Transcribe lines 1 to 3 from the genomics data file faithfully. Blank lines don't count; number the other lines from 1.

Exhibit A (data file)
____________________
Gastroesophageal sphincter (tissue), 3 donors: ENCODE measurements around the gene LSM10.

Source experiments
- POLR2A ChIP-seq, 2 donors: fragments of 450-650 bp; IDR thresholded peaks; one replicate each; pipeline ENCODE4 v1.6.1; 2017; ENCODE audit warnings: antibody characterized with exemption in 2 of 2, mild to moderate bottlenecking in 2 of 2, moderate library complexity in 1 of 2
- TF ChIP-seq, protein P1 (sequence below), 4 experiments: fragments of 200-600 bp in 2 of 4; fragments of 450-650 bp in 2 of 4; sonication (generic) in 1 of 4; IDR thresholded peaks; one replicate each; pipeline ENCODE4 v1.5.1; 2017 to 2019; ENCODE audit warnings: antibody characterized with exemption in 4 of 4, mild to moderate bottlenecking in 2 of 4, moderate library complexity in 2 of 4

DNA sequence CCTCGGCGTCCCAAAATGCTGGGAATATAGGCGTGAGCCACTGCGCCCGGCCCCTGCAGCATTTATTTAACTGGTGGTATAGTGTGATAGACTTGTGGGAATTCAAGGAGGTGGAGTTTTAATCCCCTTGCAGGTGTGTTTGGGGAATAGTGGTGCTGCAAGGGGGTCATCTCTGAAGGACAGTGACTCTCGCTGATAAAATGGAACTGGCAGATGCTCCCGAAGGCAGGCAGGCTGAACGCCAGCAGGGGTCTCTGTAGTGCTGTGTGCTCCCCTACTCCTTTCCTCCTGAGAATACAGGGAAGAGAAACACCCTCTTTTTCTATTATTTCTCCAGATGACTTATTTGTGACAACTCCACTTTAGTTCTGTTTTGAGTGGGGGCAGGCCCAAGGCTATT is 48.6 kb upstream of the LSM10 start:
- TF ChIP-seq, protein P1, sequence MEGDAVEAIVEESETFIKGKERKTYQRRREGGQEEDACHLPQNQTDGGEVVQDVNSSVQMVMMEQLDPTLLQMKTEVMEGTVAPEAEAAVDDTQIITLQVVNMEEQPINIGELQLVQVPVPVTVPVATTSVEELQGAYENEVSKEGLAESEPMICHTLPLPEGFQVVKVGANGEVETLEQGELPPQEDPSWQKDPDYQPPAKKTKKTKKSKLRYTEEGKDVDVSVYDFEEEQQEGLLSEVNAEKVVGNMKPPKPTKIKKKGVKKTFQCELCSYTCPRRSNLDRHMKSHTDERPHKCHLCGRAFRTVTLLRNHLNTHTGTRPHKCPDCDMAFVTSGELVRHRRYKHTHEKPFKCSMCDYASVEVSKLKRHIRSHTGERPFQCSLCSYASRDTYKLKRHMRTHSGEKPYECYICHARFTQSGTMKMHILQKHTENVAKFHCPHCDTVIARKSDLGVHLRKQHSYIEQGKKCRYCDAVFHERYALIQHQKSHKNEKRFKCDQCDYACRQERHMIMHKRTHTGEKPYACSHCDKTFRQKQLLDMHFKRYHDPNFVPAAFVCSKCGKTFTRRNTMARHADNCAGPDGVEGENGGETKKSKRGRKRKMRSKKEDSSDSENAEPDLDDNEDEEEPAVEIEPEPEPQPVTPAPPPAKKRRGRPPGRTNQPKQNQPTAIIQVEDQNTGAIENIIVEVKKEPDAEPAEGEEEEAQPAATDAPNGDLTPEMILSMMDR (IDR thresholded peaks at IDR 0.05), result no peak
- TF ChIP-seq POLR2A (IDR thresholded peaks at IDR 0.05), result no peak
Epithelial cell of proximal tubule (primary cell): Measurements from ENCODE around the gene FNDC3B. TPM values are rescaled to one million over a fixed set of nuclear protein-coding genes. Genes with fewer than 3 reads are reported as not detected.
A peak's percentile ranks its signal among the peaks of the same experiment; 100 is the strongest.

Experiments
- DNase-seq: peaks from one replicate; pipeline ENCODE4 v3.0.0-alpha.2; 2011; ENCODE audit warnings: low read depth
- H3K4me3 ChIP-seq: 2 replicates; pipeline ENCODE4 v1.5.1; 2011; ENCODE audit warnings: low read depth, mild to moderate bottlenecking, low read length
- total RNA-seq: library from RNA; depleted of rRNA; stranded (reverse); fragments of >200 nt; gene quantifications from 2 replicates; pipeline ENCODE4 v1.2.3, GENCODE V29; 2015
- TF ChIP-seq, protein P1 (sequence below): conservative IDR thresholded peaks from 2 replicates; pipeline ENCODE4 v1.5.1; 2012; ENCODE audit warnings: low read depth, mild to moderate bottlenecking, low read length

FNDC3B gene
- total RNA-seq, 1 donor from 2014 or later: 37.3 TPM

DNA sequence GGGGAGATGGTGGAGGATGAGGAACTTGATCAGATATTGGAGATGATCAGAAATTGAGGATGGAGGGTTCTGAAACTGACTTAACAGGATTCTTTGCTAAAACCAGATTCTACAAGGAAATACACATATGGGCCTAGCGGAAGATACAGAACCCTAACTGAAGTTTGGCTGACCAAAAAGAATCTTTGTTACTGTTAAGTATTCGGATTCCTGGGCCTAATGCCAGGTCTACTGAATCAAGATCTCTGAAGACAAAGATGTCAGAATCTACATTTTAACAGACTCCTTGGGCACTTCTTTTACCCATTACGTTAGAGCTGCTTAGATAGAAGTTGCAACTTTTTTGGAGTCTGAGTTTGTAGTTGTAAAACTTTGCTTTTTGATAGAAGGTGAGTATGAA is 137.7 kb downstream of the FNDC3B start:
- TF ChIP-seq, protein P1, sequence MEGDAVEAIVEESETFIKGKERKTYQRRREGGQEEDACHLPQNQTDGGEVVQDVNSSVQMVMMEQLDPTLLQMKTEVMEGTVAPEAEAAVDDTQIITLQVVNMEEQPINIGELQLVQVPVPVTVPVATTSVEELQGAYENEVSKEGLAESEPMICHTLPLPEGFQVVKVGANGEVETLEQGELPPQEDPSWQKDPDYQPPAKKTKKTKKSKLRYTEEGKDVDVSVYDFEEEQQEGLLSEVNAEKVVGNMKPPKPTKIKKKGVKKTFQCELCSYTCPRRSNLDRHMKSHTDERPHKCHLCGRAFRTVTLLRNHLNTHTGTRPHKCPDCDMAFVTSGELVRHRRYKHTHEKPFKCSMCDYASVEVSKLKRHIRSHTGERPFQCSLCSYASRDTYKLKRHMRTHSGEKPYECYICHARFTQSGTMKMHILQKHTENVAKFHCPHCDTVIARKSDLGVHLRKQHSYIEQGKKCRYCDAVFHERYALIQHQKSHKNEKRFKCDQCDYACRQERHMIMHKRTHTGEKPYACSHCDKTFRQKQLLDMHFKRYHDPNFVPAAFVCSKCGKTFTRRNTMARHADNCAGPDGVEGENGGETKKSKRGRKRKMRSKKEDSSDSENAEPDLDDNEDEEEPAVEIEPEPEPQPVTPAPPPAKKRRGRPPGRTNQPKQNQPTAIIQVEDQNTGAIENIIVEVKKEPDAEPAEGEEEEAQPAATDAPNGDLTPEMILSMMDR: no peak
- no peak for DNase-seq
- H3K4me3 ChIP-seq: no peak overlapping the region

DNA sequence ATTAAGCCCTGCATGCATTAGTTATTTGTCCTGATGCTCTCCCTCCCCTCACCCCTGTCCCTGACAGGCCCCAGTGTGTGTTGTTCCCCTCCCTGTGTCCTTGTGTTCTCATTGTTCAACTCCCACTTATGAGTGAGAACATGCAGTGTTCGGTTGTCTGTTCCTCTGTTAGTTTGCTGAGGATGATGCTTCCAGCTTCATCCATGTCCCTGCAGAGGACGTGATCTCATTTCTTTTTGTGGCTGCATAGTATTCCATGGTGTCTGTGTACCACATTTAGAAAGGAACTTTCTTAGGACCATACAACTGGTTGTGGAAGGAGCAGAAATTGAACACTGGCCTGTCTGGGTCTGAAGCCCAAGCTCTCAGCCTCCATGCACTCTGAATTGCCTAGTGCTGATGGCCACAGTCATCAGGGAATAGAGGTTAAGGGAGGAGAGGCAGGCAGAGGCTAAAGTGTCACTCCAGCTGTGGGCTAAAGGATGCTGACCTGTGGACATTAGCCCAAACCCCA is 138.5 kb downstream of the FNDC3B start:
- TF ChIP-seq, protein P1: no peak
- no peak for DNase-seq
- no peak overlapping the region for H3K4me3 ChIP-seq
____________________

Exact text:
Gastroesophageal sphincter (tissue), 3 donors: ENCODE measurements around the gene LSM10.

Source experiments
- POLR2A ChIP-seq, 2 donors: fragments of 450-650 bp; IDR thresholded peaks; one replicate each; pipeline ENCODE4 v1.6.1; 2017; ENCODE audit warnings: antibody characterized with exemption in 2 of 2, mild to moderate bottlenecking in 2 of 2, moderate library complexity in 1 of 2